john Gill technology header image


What is Aniridia?
Aniridia is a rare congenital eye condition causing incomplete formation of the iris. This can cause loss of vision, usually affecting both eyes.

In Aniridia, although not entirely absent, all that remains of the iris, the coloured part of the eye, is a thick collar of tissue around its outer edge. The muscles that open and close the pupil are entirely missing. The appearance of a "black iris" is the result of the really enormous pupil.

There is no single cause for this eye condition that falls roughly into two groups, one of which is hereditary and the other of unknown origin.

Aniridia can result from autosomal dominant or autosomal recessive inheritance or may occur on its own.

Autosomal dominant individuals in this group will be unlikely to have additional health or developmental problems and may have normal or poor vision. Autosomal dominant problems result from one of a pair of matched genes being normal whilst the other carries the abnormality. There is a 1 in 2 chance of inheritance in each such pregnancy. Usually several individuals in successive generations will be affected.

Autosomal recessive inheritance carries a risk of accompanying learning disabilities. Autosomal recessive problems arise when both parents carry the abnormal gene although they are unaffected. There will be a 1 in 4 inheritance risk in each pregnancy. Usually this only affects siblings within a single generation.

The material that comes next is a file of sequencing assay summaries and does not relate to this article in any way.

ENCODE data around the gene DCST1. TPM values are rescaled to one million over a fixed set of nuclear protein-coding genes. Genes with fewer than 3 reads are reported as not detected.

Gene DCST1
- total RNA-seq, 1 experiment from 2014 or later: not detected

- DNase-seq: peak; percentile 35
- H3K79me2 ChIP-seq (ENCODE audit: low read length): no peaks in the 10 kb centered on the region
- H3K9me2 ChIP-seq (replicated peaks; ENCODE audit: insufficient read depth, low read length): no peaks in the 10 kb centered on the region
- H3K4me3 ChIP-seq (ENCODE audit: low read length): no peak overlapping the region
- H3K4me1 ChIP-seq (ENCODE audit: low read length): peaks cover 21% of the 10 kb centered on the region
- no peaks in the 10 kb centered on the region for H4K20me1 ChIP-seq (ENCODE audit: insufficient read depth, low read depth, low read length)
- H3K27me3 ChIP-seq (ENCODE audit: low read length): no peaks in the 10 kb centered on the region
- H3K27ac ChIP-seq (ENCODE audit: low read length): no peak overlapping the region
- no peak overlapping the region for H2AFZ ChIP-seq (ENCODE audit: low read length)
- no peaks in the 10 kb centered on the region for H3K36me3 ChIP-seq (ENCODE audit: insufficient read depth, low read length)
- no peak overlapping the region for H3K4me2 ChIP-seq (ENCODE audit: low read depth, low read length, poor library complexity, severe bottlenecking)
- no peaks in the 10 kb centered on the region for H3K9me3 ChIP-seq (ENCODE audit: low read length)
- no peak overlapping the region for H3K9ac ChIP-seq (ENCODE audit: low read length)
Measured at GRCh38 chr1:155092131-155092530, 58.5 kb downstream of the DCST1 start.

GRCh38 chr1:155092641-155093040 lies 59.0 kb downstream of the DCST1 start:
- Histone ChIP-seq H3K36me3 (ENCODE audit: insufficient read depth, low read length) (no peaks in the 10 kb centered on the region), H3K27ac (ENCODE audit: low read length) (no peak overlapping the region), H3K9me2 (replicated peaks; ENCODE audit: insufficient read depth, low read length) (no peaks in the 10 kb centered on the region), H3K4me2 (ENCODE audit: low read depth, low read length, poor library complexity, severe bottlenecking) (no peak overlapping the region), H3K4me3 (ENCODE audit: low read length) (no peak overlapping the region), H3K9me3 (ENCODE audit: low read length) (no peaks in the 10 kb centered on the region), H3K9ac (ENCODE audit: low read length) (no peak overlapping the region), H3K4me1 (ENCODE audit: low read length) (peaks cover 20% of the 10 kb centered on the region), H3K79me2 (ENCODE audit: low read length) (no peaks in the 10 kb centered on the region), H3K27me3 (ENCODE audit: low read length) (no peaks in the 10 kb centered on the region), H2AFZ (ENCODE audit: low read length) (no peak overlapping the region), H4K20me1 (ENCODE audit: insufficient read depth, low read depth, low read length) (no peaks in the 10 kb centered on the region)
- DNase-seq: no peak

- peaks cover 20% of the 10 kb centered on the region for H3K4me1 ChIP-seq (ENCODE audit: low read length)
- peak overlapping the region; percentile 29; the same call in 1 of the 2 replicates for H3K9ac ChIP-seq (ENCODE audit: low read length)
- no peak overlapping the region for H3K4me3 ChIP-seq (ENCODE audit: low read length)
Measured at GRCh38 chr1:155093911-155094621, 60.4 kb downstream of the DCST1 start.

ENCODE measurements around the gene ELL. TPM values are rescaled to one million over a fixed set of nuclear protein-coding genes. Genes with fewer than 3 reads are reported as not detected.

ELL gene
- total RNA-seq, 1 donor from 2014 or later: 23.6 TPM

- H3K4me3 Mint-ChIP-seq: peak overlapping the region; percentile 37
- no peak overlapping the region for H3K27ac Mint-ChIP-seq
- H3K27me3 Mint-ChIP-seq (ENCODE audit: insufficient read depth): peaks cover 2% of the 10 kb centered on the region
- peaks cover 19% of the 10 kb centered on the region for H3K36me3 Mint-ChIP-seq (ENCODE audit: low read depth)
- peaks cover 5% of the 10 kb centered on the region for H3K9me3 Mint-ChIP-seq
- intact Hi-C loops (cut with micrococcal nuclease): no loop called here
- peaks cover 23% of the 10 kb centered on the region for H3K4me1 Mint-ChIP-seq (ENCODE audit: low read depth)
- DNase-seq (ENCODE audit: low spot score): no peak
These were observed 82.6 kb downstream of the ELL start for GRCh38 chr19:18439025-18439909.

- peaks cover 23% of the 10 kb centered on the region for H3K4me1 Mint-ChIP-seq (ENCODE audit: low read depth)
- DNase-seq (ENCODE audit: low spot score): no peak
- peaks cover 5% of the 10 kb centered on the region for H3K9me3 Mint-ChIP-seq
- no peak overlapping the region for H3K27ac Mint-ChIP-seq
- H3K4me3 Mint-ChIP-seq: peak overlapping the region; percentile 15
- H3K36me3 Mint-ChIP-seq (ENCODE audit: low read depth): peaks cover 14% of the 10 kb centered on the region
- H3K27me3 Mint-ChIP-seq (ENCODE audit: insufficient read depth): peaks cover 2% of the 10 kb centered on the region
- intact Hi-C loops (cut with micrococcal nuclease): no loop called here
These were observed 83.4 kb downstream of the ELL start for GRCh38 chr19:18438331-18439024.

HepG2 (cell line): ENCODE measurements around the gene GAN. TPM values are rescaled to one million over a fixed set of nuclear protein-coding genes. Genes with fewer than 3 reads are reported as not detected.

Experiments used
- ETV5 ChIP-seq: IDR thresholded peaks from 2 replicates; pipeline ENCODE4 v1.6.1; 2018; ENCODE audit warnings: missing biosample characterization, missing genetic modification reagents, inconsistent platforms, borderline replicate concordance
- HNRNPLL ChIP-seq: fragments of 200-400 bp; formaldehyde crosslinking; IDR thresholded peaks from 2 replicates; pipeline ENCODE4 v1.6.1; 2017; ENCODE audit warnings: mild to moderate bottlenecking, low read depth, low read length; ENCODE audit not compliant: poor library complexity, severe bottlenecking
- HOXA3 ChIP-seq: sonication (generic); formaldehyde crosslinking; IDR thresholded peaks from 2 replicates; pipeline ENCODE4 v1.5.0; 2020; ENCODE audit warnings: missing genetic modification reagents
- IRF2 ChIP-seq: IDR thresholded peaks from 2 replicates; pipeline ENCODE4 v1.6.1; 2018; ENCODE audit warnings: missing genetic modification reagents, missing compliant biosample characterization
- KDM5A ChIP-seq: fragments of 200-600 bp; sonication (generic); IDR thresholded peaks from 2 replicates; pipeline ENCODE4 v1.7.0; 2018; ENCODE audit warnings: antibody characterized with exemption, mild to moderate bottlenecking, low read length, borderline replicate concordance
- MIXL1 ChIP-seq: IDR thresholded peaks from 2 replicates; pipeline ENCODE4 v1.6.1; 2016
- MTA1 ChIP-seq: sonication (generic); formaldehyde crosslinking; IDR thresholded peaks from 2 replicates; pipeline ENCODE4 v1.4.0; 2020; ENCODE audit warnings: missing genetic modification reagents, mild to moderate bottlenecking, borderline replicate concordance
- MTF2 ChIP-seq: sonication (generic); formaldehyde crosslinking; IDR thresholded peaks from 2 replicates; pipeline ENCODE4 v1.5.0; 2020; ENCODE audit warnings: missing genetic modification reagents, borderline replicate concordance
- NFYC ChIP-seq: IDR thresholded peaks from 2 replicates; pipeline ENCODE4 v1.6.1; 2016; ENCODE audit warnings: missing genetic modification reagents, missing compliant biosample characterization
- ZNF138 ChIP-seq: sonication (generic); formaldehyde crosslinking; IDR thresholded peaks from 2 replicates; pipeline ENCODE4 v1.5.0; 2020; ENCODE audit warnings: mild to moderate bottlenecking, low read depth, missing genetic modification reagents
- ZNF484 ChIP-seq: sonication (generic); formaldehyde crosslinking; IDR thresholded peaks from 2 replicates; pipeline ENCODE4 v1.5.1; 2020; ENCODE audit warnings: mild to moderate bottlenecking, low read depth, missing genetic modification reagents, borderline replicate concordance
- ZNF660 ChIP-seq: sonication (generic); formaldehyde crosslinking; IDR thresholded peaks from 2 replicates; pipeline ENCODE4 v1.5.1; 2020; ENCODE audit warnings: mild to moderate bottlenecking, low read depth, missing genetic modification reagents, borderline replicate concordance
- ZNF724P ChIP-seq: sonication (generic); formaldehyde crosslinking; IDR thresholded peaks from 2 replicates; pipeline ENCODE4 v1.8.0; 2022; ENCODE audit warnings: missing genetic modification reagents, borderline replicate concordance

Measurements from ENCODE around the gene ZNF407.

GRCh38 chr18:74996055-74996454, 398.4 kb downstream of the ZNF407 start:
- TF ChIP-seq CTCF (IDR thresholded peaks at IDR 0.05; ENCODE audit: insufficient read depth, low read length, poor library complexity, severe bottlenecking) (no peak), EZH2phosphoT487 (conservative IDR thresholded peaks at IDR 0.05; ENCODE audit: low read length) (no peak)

The effects will vary considerable between individuals and differing causes.

Rarely Aniridia may be associated with a tumour of the kidney called Wilm's. This type is sporadic although it has been associated with chromosomal disorder and may increase risk of other developmental flaws. The Wilm’s tumour can normally be treated very successfully.

Some babies with Aniridia might be sensitive to light, whilst others might experience clouding of the lens so it is important to seek advice about protecting your baby's eyes should the eye specialist feel that these conditions may arise.

Aniridia may be associated with other eye conditions such as nystagmus, glaucoma, corneal disease, cataract, lens sublaxation (dislocation), macula and optic nerve disease.

Further information



John Gill Technology Limited Footer
John Gill Technology Limited Footer